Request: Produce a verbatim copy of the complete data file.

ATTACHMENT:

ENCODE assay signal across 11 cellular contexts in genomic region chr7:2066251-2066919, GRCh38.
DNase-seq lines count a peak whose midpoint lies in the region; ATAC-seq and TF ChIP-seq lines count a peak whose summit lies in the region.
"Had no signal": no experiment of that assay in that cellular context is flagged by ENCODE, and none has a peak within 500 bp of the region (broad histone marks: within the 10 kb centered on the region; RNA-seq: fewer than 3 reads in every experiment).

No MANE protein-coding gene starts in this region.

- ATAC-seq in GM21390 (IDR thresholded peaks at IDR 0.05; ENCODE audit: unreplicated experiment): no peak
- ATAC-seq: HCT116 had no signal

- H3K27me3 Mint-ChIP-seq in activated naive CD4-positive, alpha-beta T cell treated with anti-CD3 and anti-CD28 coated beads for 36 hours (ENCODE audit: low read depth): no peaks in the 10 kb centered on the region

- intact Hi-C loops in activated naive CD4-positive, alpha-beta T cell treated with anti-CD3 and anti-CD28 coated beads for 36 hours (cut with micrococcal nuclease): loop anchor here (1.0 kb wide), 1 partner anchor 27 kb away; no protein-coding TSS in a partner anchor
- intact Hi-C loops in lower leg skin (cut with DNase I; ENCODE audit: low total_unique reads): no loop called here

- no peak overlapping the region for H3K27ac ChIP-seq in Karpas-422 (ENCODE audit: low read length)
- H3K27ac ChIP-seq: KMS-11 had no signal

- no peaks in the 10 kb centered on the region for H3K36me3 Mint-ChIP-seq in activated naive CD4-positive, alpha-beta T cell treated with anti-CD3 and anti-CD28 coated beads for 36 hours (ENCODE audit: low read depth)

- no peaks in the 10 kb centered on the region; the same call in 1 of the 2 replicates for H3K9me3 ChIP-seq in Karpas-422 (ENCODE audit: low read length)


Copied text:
ENCODE assay signal across 11 cellular contexts in genomic region chr7:2066251-2066919, GRCh38.
DNase-seq lines count a peak whose midpoint lies in the region; ATAC-seq and TF ChIP-seq lines count a peak whose summit lies in the region.
"Had no signal": no experiment of that assay in that cellular context is flagged by ENCODE, and none has a peak within 500 bp of the region (broad histone marks: within the 10 kb centered on the region; RNA-seq: fewer than 3 reads in every experiment).

No MANE protein-coding gene starts in this region.

- ATAC-seq in GM21390 (IDR thresholded peaks at IDR 0.05; ENCODE audit: unreplicated experiment): no peak
- ATAC-seq: HCT116 had no signal

- H3K27me3 Mint-ChIP-seq in activated naive CD4-positive, alpha-beta T cell treated with anti-CD3 and anti-CD28 coated beads for 36 hours (ENCODE audit: low read depth): no peaks in the 10 kb centered on the region

- intact Hi-C loops in activated naive CD4-positive, alpha-beta T cell treated with anti-CD3 and anti-CD28 coated beads for 36 hours (cut with micrococcal nuclease): loop anchor here (1.0 kb wide), 1 partner anchor 27 kb away; no protein-coding TSS in a partner anchor
- intact Hi-C loops in lower leg skin (cut with DNase I; ENCODE audit: low total_unique reads): no loop called here

- no peak overlapping the region for H3K27ac ChIP-seq in Karpas-422 (ENCODE audit: low read length)
- H3K27ac ChIP-seq: KMS-11 had no signal

- no peaks in the 10 kb centered on the region for H3K36me3 Mint-ChIP-seq in activated naive CD4-positive, alpha-beta T cell treated with anti-CD3 and anti-CD28 coated beads for 36 hours (ENCODE audit: low read depth)

- no peaks in the 10 kb centered on the region; the same call in 1 of the 2 replicates for H3K9me3 ChIP-seq in Karpas-422 (ENCODE audit: low read length)